That’s when the mom finally spoke… in Russian. I think. Oh… maybe they don’t speak English. At that point, I somewhat sheepishly pushed my cart out of the store while rewinding the events of the last five minutes. I still maintain that you just don’t take another person’s belt space while they’re trying to unload their items. On the other hand, I probably just raised my blood pressure by about ten points only to vent on someone who didn’t even understand what I was saying. So… Next time I’ll use the self-checkout kiosk. And perhaps pick up a book or two on Zen.

Image: Salvatore Vuono / FreeDigitalPhotos.net


I have a problem. I run into people all the time. All the time. I see them in Target. At the grocery store. 3rd Street Promenade. The movie theater. I even ran into an ex at the airport once… and his newlywed wife of three months. That was super fun.

Not really sure what I’ve done in a previous life to deserve this torture, but that’s exactly what it is. Torture. I consider myself a fairly social creature, but I hate being caught off guard. Hearing “Anna?” from around the corner. Getting that unexpected tap on the shoulder. The sudden locking of eyes while flipping through O Magazine at Barnes & Noble.

This wasn’t such a problem back in Chicago, perhaps because everyone is seeking shelter nine months out of the year. Totally different story since I moved to California, though. It got so bad that one of my very dear friends simply would refuse to go out with me from time to time because she didn’t “feel like running into someone” that night. It was that predictable.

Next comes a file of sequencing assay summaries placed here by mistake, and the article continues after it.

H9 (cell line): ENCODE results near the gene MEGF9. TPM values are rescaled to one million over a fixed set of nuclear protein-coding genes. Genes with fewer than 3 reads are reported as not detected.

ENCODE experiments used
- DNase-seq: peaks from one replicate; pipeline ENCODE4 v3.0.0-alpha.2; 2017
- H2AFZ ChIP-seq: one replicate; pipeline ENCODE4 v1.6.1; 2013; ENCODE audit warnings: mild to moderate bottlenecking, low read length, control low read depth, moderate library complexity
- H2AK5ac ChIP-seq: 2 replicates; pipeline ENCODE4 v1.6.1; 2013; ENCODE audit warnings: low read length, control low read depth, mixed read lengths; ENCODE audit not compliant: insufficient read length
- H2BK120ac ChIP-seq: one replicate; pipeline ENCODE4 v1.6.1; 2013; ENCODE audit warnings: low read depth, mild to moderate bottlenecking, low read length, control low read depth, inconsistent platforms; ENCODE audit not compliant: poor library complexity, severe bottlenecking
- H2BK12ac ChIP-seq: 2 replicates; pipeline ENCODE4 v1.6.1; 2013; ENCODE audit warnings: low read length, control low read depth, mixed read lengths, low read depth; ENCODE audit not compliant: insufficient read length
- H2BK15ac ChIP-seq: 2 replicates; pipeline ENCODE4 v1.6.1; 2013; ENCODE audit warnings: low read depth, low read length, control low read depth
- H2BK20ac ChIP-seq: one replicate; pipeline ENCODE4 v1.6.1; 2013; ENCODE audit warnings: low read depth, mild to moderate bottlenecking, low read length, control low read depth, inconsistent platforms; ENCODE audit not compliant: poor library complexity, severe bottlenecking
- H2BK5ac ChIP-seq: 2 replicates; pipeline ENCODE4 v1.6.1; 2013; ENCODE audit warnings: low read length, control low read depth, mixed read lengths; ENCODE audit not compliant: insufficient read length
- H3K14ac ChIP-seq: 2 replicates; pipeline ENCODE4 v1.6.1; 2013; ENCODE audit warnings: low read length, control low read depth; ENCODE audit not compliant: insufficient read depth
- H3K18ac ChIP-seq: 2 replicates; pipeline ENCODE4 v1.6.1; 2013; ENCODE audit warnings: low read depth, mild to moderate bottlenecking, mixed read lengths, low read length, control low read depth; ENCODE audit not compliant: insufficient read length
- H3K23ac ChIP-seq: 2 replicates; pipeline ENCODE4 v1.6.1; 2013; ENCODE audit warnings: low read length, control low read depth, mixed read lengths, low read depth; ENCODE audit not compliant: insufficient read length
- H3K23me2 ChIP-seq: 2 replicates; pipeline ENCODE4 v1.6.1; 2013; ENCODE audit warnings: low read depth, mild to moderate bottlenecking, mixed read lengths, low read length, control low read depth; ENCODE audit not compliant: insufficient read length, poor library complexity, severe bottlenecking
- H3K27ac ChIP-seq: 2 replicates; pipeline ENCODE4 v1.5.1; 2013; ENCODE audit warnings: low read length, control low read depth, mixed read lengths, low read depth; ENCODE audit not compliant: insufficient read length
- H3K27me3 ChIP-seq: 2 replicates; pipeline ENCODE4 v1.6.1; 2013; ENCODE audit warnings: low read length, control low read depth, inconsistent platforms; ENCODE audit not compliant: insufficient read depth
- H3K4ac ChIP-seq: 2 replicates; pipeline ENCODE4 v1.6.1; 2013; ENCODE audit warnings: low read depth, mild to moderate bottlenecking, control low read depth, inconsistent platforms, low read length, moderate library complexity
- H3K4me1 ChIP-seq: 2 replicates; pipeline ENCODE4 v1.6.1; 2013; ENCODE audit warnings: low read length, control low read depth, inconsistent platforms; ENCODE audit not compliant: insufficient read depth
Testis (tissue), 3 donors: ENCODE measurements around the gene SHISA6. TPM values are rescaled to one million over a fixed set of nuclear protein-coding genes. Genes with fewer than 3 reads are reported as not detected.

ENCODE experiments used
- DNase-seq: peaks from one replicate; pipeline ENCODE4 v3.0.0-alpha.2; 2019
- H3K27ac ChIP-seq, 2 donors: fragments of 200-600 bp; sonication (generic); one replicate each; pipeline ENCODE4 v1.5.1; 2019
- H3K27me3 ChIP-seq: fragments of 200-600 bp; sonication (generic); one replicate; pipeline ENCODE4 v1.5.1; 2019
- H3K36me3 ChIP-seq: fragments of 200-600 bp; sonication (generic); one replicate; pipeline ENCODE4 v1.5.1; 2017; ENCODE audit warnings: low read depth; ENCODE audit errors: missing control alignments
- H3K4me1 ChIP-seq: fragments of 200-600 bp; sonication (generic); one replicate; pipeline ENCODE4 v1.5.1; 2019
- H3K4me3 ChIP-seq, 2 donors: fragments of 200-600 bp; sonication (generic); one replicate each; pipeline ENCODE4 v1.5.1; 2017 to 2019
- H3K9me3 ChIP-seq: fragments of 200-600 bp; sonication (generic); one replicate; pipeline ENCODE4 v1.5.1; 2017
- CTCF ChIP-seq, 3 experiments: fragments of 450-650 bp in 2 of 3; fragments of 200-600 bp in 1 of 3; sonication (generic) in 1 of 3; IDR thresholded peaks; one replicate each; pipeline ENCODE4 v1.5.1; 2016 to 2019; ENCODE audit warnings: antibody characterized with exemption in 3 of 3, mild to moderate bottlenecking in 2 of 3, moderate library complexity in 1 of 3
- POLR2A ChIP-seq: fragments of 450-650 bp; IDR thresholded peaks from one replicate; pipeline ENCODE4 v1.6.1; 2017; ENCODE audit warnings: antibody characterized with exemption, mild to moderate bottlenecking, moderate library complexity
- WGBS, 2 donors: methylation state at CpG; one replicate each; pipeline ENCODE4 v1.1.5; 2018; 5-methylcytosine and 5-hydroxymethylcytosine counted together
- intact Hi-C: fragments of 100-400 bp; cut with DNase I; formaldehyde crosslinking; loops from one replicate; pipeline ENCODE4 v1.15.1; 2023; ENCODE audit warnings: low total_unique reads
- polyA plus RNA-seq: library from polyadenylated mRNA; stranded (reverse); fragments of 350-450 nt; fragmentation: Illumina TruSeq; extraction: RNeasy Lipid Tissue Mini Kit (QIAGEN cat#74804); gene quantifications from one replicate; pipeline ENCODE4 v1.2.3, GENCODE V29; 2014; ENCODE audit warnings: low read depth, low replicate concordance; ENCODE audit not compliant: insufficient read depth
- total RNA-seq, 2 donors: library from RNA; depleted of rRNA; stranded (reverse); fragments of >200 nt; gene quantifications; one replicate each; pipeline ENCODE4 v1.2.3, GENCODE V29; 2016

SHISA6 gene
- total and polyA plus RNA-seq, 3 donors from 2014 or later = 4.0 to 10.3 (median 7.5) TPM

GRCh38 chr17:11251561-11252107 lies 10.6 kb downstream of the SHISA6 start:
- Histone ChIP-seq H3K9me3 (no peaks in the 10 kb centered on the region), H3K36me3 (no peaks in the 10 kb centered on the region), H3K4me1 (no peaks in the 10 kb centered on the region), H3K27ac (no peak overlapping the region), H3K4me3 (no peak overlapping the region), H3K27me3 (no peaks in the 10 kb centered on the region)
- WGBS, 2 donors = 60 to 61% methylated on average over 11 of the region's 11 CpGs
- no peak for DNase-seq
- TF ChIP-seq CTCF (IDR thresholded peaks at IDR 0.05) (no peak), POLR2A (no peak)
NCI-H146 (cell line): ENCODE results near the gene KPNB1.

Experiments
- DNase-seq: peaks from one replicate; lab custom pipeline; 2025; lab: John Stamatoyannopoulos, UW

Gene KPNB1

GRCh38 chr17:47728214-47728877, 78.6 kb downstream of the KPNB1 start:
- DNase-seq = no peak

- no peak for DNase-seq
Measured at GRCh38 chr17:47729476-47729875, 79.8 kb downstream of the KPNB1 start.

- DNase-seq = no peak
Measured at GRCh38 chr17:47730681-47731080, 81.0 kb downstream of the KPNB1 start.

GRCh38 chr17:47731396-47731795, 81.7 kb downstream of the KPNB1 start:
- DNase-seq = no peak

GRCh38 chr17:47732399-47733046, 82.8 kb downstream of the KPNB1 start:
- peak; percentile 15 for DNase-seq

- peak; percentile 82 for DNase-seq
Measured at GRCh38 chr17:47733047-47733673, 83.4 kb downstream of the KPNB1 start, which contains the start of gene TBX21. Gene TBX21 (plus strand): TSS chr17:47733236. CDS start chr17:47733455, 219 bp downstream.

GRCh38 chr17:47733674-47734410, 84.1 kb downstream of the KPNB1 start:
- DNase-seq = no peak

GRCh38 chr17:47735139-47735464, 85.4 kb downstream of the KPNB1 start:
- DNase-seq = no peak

I think people generally don’t take into consideration how we continually prep ourselves for social interaction. It’s not just wearing the right outfit or making sure you have enough cash. It’s entering a situation guided by the knowledge of accepted public protocol; you should yell and get hammered at a Blackhawks game, but quietly watch and politely clap at Miss Saigon. Hell, even meeting someone for coffee comes with expectations and a certain frame of mind. How long has it been since I saw her? Is she still dating that guy? Should I ask about it if she doesn’t bring him up?

Needless to say, your defenses are down when stripped of any mental preparation. If I just want to zone out and do some therapy shopping for a few hours, it is a Bummer – with a capital B – to run into that guy you forgot his name but he was at that party that one time where maybe something might have happened but there’s no need to go into that at the moment and oh hey I guess he has a girlfriend now but she is totally eyeing you like you just killed a kitten. Awkward.

However, it’s a completely different scenario when I run into somebody while with another somebody. Specifically, Friend #1 who doesn’t already know Friend #2. I find it fascinating when two people from two different parts of my life meet. Blame my control issues, but as my life is somewhat regimented, it’s like watching a science experiment take place. I make the introduction and then stand back to see what happens next. Will they get along? Will they become friends? Will I really regret this in two minutes when Friend #1 tells Friend #2, “Anna and I have known each other since junior high. She once passed out while presenting her seventh grade science experiment. How do you know her?”

Okay, I’m a jerk for complaining about this. If anything, the tragedy would be to not have anyone in your life to run into at all. I suppose this comes back to the whole “glass half full” debate. I could look at these unexpected interactions as something really great – the universe is trying to remind me of all the wonderful people in my life. On the other hand, it just may be the universe telling me that I am bound to be continuously put into uncomfortable and embarrassing situations because what else do I have to write about? Point taken. Here’s hoping I run into my childhood crush tomorrow.

Image: Salvatore Vuono / FreeDigitalPhotos.net